Pubdate: Sat, 17 Jan 2009
Source: Atlanta Journal-Constitution (GA)
Copyright: 2009 The Atlanta Journal-Constitution
Author: Steve Visser
Bookmark: (Corruption - United States)
Bookmark: (Policing - United States - News)


Turf War Topples State's Sentence Cops Indictment Scrapped

District Attorney Paul Howard botched the prosecution of a former
Atlanta police officer because the crime was actually committed in
DeKalb County -- outside Howard's jurisdiction -- the former cop's
lawyer said Friday.

The Georgia Court of Appeals this week overturned Arthur Bruce
Tesler's five-year sentence for lying to the FBI to cover up his
narcotics squad's illegal 2006 raid that left an innocent 92-year-old
woman dead. The court said Howard didn't prove Fulton County had
jurisdiction in the case.

"The Court of Appeals did what the law required -- it's not rocket
science -- the FBI's office is in DeKalb," said Markel Hutchins, a
spokesman for the family of Kathryn Johnston, the victim.

"The family obviously had concerns about how the district attorney
could allow this to happen, and that was something I couldn't answer."

Fortunately, Hutchins said, he and the family had pressured federal
authorities to also prosecute Tesler. In October, the former cop, who
is now state prison, pleaded guilty in U.S. District Court to
violating Johnston's civil rights and faces a possible 10-year federal
stint when he is sentenced next month.

The state appeals court said Howard could retry Tesler by showing he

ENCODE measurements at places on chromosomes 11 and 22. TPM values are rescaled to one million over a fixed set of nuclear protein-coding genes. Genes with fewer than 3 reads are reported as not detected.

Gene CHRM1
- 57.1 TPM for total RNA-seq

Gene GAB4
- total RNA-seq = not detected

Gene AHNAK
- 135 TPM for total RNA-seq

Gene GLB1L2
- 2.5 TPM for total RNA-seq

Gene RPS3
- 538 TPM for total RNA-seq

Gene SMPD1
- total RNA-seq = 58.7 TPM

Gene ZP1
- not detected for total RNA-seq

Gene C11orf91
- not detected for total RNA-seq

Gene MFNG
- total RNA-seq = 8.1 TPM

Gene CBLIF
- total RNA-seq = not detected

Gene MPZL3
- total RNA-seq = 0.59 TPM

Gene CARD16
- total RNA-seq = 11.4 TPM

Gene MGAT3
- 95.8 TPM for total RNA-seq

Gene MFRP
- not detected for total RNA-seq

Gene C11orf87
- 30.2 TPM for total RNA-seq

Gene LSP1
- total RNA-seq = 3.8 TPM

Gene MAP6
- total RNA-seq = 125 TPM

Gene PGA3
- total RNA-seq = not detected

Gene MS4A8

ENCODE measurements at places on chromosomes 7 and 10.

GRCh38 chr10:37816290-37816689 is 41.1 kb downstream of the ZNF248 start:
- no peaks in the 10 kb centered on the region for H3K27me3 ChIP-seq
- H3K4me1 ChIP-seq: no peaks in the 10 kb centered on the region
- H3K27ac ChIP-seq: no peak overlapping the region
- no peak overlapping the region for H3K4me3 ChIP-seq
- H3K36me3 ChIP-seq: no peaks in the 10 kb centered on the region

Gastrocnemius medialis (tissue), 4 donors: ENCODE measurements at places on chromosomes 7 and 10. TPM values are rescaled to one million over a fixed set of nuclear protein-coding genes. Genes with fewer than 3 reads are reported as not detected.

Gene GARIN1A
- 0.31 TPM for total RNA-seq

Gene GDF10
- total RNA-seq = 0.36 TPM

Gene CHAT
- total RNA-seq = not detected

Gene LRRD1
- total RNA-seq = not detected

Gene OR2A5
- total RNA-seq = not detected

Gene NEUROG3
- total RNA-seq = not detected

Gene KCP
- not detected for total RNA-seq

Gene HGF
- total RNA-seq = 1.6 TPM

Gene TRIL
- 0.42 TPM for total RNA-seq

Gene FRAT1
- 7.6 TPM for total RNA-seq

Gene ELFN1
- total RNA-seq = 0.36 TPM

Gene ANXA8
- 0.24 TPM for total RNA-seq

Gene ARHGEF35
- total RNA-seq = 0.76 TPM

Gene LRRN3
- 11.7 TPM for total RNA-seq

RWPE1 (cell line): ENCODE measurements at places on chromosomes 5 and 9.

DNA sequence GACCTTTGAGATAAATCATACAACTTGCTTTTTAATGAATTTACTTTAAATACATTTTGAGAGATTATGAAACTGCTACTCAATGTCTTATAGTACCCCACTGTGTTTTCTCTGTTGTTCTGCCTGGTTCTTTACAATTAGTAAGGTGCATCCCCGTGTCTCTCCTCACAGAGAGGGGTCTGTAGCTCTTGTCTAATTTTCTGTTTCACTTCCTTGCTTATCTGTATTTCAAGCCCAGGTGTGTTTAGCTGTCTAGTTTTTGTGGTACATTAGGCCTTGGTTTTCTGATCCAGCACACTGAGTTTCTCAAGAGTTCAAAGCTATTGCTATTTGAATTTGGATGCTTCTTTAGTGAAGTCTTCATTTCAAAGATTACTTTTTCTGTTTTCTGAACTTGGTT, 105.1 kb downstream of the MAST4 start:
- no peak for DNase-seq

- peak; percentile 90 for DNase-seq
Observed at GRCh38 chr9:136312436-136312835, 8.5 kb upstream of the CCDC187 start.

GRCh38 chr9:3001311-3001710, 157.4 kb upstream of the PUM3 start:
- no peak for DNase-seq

was in Fulton County when he lied to FBI agents. Johnston was killed
in Fulton County. Tesler's lawyer, Bill McKenney, said Friday that the
FBI interview was at the FBI's Century Center Parkway office.

In a statement Friday, Howard said he would wait until after the
federal sentencing to decide on any further legal action against Tesler.

McKenney said any retrial would need the blessing of the Georgia
Supreme Court, which would have to accept Howard's arguments that it
was irrelevant that the FBI interview occurred in DeKalb County.

Howard said the state conviction influenced Tesler to plead guilty in
federal court.

"Tesler steadfastly refused to accept responsibility," Howard said.
"It was only after his conviction in Fulton County that Tesler
ultimately did admit his guilt."

Howard indicted Tesler for lying to investigators, violating his oath
of office and false imprisonment. In May a jury acquitted Tesler of
the oath and imprisonment charges but convicted him of lying to the

Johnston was killed in a fusillade of police bullets after she fired a
shot when she heard men breaking down the door of her home in the
high-crime neighborhood on Neal Street -- without announcing they were

Tesler, guarding the back of Johnston's Vine City home, did not shoot
but participated in the coverup afterward.

McKenney said Howard botched the indictment because of his turf war
with federal authorities over who would prosecute Tesler and two
co-defendants, Gregg Junnier and Jason R. Smith, who later took plea

"There was a rush to indict and in doing so they lost sight of the
fact that the FBI interview took place in DeKalb County," McKenney

When McKenney raised the venue question at the May trial, prosecutors
Kellie Hill and Peter Odom persuaded Superior Court Judge Michael
Johnson that they had jurisdiction because Tesler's lie at the FBI
office was part of a conspiracy that began in Fulton County.

The appellate court, however, noted Tesler was convicted of the
specific crime of lying in an official investigation -- not of
conspiracy to lie -- and had to be tried where the crime was committed.

Howard, however, did not pursue a conspiracy charge.
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